Saturday, March 10, 2012

Do the words, “When you did this to the least my brothers and sisters, you did it to me” ring a bell?

The community owes a debt to Jack Pugh for his enlightening series of columns on the recent immigration raids in Cheyenne. It was a story that needed to be told because the irrationality of the national political debate over immigration reform has come to our doorsteps. Sheriff Danny Glick should also receive kudos for his open and honest response to Jack’s inquiry, contrasting with the unwillingness of the Immigration and Customs Enforcement office (ICE) to answer tough questions.

 Regardless of our political positions on immigration, we in Cheyenne are left with two dead bodies, a frightened mother and her innocent daughter. Do the words, “When you did this to the least my brothers and sisters, you did it to me” ring a bell?

Emile Durkheim was a 20th century psychiatrist, the first to understand the sociological implications of suicide. Durkheim called suicide “the ransom money of civilization.” He argued some must die for the sins of the society in which they lived.

When someone dies for the sins of another, the issue is no longer political. It becomes theological. Immigration was a theological matter centuries before American politicians set claim to it. More recently, it’s been the talking points of candidates for public office but hasn’t made their “to do” list since Al Simpson did the heavy lifting in the mid-1980’s to actually get a bill passed.

Why does this issue get more talk than action? Politicians have far more to gain by talking about it than they do in acting on it. To actually go through the process of writing a law exposes them to political dangers with which they don’t have to concern themselves by just talking.

On occasion, talk produces a law but not one anybody believes will actually work. They are not designed to work but to gain political points. Take Arizona’s law for example, the result not of political compromise, but of a dogmatic adherence to the talking points. Piece by piece the federal courts are dismantling the law. Rational people knew that about which the advocates did not care. It’s unconstitutional.

Erica Delgado and her daughter, Miriam Ortiz, died for these sins. Our failure to act with justice is a sin. Scripture says so.  Leviticus quotes God. “When an alien lives with you in your land, do not mistreat him. The alien living with you must be treated as one of your native-born.” In the Book of the Exodus, “Do not mistreat the alien or oppress him, for you were aliens in Egypt. Do not oppress an alien; you yourselves know what it feels to be aliens, because you were aliens in Egypt.”  God is perfectly clear in Deuteronomy. “Cursed is the man who withholds justice from the alien.”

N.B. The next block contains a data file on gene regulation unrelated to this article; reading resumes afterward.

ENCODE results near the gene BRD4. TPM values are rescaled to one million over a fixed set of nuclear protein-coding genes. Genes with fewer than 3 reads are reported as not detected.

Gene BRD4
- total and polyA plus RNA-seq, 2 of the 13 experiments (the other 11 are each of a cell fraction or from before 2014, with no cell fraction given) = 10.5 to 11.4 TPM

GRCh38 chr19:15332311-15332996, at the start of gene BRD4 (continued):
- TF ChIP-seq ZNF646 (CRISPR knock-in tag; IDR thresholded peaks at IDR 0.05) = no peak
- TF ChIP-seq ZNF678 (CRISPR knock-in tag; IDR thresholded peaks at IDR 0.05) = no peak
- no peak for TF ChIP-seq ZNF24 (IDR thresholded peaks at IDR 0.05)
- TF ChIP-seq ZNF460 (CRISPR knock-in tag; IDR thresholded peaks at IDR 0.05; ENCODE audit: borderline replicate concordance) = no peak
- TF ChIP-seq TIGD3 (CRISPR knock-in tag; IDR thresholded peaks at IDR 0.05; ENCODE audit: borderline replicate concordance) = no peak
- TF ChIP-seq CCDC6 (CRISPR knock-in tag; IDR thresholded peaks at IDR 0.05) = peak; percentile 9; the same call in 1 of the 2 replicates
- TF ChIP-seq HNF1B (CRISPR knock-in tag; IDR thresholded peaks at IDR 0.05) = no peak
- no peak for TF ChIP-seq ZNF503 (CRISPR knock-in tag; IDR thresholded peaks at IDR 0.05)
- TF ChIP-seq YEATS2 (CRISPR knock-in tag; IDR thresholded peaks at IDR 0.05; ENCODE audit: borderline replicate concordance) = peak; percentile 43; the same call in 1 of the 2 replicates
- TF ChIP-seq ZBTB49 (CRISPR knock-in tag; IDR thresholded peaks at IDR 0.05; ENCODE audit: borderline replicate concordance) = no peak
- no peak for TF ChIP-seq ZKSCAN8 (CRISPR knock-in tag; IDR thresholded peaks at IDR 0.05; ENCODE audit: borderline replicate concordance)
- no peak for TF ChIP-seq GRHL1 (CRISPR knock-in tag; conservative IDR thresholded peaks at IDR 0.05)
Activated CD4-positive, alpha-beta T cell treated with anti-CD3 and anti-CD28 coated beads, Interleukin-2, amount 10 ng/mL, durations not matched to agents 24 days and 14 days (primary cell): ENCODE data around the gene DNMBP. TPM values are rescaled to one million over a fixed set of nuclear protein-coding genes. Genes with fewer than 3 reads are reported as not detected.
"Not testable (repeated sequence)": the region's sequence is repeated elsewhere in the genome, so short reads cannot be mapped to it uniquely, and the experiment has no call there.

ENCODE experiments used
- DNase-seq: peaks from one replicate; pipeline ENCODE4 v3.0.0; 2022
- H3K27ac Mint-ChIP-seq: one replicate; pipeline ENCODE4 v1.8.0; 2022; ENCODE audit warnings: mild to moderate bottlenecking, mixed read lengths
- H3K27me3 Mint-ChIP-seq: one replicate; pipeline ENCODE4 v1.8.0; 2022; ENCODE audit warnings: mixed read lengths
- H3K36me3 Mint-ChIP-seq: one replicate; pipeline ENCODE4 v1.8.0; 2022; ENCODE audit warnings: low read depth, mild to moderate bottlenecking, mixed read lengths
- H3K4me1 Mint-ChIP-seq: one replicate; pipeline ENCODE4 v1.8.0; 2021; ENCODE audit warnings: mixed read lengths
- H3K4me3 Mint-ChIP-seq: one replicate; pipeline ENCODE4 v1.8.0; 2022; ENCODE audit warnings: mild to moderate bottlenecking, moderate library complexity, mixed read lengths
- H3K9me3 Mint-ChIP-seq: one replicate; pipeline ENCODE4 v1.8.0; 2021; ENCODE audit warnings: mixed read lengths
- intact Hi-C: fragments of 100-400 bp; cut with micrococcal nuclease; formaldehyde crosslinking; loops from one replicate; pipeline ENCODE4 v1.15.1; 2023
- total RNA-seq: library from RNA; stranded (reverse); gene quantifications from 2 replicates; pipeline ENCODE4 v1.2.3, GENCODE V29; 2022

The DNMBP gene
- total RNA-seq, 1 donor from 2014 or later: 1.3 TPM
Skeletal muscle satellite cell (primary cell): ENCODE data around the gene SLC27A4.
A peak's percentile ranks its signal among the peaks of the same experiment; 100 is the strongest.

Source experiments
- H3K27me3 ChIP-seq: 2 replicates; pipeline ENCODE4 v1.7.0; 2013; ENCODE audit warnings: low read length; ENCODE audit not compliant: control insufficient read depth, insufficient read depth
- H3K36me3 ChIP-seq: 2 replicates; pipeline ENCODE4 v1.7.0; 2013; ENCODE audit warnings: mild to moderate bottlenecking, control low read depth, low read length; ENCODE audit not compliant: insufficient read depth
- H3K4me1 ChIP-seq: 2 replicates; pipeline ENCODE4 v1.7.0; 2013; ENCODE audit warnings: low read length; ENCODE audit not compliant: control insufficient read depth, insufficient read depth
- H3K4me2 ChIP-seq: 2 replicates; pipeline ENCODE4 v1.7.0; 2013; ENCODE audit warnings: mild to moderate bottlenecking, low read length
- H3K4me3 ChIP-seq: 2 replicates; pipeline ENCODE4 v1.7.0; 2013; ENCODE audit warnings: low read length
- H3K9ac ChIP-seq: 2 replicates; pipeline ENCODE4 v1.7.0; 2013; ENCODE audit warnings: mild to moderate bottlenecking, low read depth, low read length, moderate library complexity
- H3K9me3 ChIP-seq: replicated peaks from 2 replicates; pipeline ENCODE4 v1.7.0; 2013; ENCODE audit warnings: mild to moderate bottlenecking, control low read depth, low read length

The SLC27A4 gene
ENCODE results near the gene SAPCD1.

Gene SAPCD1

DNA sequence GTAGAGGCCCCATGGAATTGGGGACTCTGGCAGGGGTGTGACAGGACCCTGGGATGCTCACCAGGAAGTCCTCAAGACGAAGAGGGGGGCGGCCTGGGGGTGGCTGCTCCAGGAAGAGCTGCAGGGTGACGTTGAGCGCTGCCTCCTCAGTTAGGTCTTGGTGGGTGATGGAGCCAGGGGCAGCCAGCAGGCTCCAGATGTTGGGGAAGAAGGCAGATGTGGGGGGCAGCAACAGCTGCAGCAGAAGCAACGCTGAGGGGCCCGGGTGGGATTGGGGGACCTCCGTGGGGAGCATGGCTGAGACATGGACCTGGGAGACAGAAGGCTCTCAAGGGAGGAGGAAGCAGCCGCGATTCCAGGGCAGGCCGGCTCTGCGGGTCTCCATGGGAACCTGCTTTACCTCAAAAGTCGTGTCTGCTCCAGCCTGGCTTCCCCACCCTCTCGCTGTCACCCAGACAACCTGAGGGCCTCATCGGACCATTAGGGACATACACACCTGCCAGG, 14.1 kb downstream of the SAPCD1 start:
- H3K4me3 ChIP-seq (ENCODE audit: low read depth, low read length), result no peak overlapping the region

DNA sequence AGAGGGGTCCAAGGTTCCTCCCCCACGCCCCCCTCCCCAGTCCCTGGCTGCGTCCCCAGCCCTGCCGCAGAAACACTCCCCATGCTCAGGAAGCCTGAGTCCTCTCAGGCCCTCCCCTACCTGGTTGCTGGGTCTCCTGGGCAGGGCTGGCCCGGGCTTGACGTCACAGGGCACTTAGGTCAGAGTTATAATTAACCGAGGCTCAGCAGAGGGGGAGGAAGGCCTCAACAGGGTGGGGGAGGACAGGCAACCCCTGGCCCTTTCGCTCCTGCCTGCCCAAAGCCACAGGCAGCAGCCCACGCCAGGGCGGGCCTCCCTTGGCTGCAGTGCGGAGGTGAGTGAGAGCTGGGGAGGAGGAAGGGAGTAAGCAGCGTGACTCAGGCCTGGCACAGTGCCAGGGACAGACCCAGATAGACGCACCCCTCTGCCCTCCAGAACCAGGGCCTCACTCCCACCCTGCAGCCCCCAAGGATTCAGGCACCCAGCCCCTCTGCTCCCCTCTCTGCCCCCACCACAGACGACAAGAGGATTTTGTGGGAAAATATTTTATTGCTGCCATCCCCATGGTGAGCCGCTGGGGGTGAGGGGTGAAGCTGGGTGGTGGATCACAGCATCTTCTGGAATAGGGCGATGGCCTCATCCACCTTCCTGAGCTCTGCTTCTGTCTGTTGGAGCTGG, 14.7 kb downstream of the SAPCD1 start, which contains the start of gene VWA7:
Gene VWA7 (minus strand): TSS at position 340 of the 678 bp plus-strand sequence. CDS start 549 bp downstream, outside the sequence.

Most view immigration reform as a political issue, taking sides with the politicians. We stand on the sidelines or sit in the cheap seats and holler slogans. But now in our community, amongst us, there are two dead bodies. Now what?
For my fellow Christians this is our season of Lent, a time for reflection on what it means when someone dies for our sins. Justice will not likely be found in courts or legislative halls. What if we look beyond the political squabble about the lives of undocumented neighbors and took begin to view this matter from a faith perspective?
Use Matthew 25 for a Lenten meditation? “For I was hungry and you gave me something to eat, I was thirsty and you gave me something to drink. I was a stranger and you invited me in. I needed clothes and you clothed me. I was sick and you looked after me; I was in prison and you came to visit me”.
We must choose between political beliefs and faith. As Robert Frost said, those two roads diverge in a yellow wood. Sorry, we cannot take both. Take the one less traveled by; it will make all the difference.


  1. It sure does make you want to stop and reflect on what you really stand for as a human being. Sometimes that is difficult because it takes energy, the fact of the sad matter is that too many people do not take the time because the energy is easier spent by not being an individual thinker. Thanks for being a catalyst Rodger, you have a gift that encourages others to think about what is within.

  2. I appreciate your post very much. You make tremendous points, and while not religious, I don't mind your use of Biblical references - they are spot on. What I would expand of your discussion is that it isn't between faith and politics. It is betwen morality and ethics, and politics. I am a free thinker - and I have a code of ethics, values, and morality. Faith is not exclusive to these things. Thus, I would say it comes down to politics and ethics/morality. On the other hand, faith is an excellent motivator for the religious.

    I wrote a letter to the editor of the WTE in response to one commentator in the letters to the editor section who was going on about the law as if those women deserved the way they were taken into custody, but they didn't publish it.

    Again, I am not religious or conservative, but I believe that WWJD is a good question to ask Pugh's critics, and then give them a mirror to see their hypocrisy. The law is not meant to be black and white. It is a guide for justice, and one would hope that a case like this would be handled with that in mind, recognizing that the harm done to the lives of the children is not worth enforcing the law in this manner.

    They could have handld it differently, compassionately.

    I am so annoyed with bigots complaining about immigrants. They don't know the circumstances leading these two women to cross the border, and they should not judge.

    I see human beings. I do not see immigrants. If anyone can justify seeing beyond the human being, then please oh please, tell me they do not claim religion.